-- As friends Laura Sherman and Denise Diaz spent five days lost in the northern California wilderness, they said they thought to themselves, "We're too young to die."
"We've got to live to have grandchildren," Sherman, 57, told ABC News today. "We've got to live our lives."
The two women, both moms of one, have been friends for about 10 years, Sherman said.
Last Friday, they were on their way to a hot springs when they found a book about a hike to a lake. "We thought we could go for a day," Sherman said. "We didn't really read the book that carefully. ... We had just picked it up and figured it was a good day hike."
"We just wanted to go in the afternoon and have a quick swim," Diaz, 56, told ABC News, but, "We never found this lake."
Soon, the women were lost.
"Nobody knew we were there," Diaz said. "We were completely unprepared."
The women, who were both in their bathing suits, then spent their first of several nights shivering in the cold, empty wilderness.
"I couldn't sleep at all ... not for fear but just the coldness," Diaz said.
On the second day, "our adrenaline was going," said Sherman, who recalled thinking, "We have got to get out today."
When their water and trail mix ran out, the women said they turned to grasses and berries for food. Diaz said the most challenging parts were the cold and living without water.
By the third day, the women found a creek, "But we couldn't stay there because we needed to find our way out, or people," Sherman said.
Finally, on Tuesday, their fifth day in the wilderness, they saw, "two beautiful cowboys standing at the edge of the meadow on horses," Sherman said. They called out to the men, who then rode off to get help.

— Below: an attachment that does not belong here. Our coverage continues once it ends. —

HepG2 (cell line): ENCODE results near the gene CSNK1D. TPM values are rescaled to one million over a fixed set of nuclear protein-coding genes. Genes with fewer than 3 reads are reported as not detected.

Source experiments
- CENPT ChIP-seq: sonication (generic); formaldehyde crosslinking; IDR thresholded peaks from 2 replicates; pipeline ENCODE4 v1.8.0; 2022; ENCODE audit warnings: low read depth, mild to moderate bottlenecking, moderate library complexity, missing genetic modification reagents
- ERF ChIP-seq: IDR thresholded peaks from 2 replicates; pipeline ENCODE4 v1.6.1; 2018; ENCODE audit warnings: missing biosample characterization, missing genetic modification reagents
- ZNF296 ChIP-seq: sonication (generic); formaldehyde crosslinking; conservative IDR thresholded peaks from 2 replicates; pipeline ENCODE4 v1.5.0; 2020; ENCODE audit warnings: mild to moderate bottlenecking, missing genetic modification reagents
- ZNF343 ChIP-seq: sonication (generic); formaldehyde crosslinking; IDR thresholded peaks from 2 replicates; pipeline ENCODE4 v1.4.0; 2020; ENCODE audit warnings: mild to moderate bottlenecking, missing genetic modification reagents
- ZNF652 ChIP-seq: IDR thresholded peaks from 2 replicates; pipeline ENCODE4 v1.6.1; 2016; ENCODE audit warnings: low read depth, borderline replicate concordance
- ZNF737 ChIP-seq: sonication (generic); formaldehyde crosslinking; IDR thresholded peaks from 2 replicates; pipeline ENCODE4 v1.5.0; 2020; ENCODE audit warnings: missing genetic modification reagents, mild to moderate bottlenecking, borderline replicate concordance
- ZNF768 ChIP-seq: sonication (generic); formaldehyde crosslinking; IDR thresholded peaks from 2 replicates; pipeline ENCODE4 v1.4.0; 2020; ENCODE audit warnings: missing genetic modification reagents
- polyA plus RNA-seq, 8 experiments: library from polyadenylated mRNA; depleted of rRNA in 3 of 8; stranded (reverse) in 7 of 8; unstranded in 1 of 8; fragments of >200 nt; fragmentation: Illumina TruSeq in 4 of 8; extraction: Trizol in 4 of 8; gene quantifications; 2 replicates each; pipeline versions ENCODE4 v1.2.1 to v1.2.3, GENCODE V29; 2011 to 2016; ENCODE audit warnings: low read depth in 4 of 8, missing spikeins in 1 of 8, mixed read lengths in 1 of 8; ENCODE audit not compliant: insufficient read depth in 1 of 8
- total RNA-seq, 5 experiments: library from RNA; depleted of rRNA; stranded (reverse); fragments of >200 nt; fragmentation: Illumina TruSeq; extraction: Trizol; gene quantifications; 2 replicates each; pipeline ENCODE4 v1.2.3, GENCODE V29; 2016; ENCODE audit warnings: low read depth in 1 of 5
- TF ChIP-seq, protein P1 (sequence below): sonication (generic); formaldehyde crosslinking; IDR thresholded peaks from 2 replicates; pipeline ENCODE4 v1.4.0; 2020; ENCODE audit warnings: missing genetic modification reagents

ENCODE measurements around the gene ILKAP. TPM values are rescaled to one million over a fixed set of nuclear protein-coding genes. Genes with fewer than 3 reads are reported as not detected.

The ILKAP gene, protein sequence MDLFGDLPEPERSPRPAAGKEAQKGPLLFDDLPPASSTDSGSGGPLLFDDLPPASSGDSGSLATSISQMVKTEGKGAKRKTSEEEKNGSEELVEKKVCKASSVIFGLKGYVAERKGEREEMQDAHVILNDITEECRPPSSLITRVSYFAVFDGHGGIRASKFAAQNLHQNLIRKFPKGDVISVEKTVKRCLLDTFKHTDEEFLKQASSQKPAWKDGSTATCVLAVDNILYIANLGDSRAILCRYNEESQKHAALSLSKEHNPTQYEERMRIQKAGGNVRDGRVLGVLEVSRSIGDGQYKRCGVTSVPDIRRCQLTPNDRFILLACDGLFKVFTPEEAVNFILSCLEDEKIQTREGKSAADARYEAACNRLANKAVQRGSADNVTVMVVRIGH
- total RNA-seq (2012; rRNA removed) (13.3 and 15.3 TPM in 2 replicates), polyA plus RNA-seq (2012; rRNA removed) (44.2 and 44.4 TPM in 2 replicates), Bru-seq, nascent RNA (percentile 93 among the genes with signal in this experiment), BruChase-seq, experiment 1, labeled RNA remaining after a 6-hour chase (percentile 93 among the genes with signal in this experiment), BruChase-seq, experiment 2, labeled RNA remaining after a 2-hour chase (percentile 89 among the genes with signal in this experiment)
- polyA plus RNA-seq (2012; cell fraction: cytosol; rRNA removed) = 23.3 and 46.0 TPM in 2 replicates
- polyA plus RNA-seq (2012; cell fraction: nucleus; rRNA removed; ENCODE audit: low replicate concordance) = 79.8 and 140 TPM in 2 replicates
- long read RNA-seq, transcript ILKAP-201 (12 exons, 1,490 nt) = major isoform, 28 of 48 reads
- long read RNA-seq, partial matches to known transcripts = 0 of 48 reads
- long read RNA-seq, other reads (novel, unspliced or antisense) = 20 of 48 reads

"It was such relief," Sherman said.
"I was trying to be really strong," Diaz said of the ordeal. "Every morning we would wake up and say, 'We got to get out of here today.'"
"We were lucky that these cowboys appeared at the same time as us," Diaz said. "They pretty much saved our lives."
"It felt like a mirage," Diaz said.
The women were rescued about 20 miles north of Sonora, California, by a Stanislaus County Sheriff's Department chopper, according to ABC station KGO-TV. The sheriff's department did not immediately respond to ABC News' request for comment.
The entire five days, the women had been within a few miles of their car, Sherman said.
"We always had hope that we would get out, but it was pretty daunting," Diaz said.
"There was a moment of ... if no one comes to save us ... we're pretty much doomed," Diaz said.
Neither woman went to the hospital, Diaz said, adding that they both just suffered from dehydration.
"It took a couple of days just to kind of be able to relax and get grounded, but we're both fine," Sherman said, noting she has "a new appreciation for life."
"We're just feeling so grateful to be home and to be back with our families," Sherman said.